So what does the little Carmelite do? I taught 8 kids how to do Lectio Divinia! In the middle of reading some verses on friendship with Christ from the Gospel of John I start thinking "this is going is such a failure." Most of the boys couldn't sit still. Our classroom doesn't have walls (of course!) so it's super noisy.

I was shocked to discover, however, that my kids adored it. Two boys actually said they "they never felt anything like that in their life" and "something good came into my heart."

So these totally ordinary 8 and 9 year old kids ASKED to do Lectio Divino at every one of our future Sunday School sessions. Then they voted to designate Saturday as the first day as a class that they would try to read Sacred Scripture at their own homes. These guys were so eager, I had to track down two Bibles to give to kids that didn't have them at home. I mean, who knew an eight year old kid would ASK to take a Bible home?

It's so humbling to teach, because He does all the work. One of my fellow teachers is very concerned about all of the kids "who aren't here every Sunday." But I was telling my husband today "I'm totally amazed at the kids who ARE here. He's got them marked. He's got each of them lined up for some special plan."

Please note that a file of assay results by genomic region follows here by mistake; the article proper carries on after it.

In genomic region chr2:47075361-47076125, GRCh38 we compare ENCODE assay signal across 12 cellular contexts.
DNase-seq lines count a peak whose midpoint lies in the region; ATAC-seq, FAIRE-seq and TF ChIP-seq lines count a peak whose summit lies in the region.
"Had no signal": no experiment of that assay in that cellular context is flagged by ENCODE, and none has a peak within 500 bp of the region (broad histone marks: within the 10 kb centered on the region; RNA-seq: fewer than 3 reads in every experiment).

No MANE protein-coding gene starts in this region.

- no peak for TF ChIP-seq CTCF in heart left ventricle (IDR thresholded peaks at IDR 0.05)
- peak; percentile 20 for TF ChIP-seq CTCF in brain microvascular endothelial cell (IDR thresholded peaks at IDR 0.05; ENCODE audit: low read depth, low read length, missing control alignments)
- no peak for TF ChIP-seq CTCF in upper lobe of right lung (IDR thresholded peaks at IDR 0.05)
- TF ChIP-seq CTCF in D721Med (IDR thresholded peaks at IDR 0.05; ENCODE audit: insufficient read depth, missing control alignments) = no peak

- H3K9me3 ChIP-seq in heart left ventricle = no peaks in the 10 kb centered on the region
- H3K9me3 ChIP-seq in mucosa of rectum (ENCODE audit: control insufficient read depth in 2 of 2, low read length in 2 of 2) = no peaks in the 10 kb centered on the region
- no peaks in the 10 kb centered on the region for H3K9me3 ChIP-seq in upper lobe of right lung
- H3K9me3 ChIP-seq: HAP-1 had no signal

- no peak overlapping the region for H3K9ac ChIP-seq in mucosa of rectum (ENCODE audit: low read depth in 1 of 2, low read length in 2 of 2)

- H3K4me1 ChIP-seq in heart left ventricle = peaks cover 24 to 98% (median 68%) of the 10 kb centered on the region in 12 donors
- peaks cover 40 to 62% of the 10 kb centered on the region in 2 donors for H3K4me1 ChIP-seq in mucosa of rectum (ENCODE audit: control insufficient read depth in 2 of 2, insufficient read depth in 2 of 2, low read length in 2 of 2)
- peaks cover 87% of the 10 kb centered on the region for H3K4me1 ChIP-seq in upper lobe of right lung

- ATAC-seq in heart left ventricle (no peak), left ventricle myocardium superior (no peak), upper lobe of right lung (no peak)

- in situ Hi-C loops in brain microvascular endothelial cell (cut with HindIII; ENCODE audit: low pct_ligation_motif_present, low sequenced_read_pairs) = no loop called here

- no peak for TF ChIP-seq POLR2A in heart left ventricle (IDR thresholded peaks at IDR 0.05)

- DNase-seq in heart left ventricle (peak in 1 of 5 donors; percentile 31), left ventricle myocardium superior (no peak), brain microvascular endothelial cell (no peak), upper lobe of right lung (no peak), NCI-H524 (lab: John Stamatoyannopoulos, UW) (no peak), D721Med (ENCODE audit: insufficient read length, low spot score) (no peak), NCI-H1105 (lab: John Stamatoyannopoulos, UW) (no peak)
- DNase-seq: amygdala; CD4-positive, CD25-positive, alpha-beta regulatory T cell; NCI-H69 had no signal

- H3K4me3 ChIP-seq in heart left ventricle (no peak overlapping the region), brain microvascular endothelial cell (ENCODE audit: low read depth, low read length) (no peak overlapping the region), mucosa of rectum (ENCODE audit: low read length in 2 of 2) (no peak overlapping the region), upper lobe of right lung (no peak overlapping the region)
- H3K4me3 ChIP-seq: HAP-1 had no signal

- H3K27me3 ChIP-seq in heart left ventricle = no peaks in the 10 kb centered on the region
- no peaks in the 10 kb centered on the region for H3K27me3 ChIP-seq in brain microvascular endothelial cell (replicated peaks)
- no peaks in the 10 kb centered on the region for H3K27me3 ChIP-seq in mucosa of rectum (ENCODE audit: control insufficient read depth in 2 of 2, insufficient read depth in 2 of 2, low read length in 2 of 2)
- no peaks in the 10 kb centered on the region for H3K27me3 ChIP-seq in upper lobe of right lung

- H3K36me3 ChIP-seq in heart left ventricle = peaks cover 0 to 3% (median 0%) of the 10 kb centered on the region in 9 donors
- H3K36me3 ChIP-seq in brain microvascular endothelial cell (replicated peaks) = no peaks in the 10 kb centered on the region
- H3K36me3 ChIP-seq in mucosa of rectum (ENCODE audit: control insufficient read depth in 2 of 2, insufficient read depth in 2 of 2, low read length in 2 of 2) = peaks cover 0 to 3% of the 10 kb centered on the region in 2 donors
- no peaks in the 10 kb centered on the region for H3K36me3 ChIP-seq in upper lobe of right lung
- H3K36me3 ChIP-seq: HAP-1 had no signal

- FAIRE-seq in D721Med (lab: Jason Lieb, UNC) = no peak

What an honor to have a special time to pour love into these little souls.

(I'm extra blessed because Hannah is in my class. Jon stops by often with Baby Tess. Meanwhile, Alex and Maria are both really enjoying their respective religion classes.)

Saturday, September 24, 2011

Our Lady of Ransom

Beautiful Feast Day today!

ht: Father Dan G.

Friday, September 23, 2011

On Being Little

So after I read this heart-breaking piece about the one-child policy in China, I was FIRED up for today's OB visit, Baby! I reviewed all these different scenarios in my mind. If they gave me any grief about declining testing for down syndrome--I was walking out the door! If they gave me any flack about "having too many c-sections" or being an "elderly" mother, I was going to give them an ear-full.

I even figured out how to tell my doctor point blank to stop doing abortions on sick babies in utero. Because I hung out in the NICU ward of Children's Hospital, darn it--and each one of those critically ill babies were PRETTY DARN CUTE!

Guess what happened?


My darling husband wanted to be there for the sonogram. So he walks into my OB appointment with four kids ages 8 to 1. He carries the Tess inside her car seat carrier. My family stops traffic! Our shiny light stops the anti-life people in their tracks. The pro-life staff start jumping up and down. Everyone is so stunned to see a father genuinely excited to welcome a brand-new fifth child into his life.

After Jon appears, I start to receive the gold-star treatment. My doctor gives us an up-graded sonogram. We get souvenir photos for the baby book. Even the mean nurse who yelled about me about lawn chemicals during our pre-appointment interview happily gives me a special trick to get through my flu shot without any pain.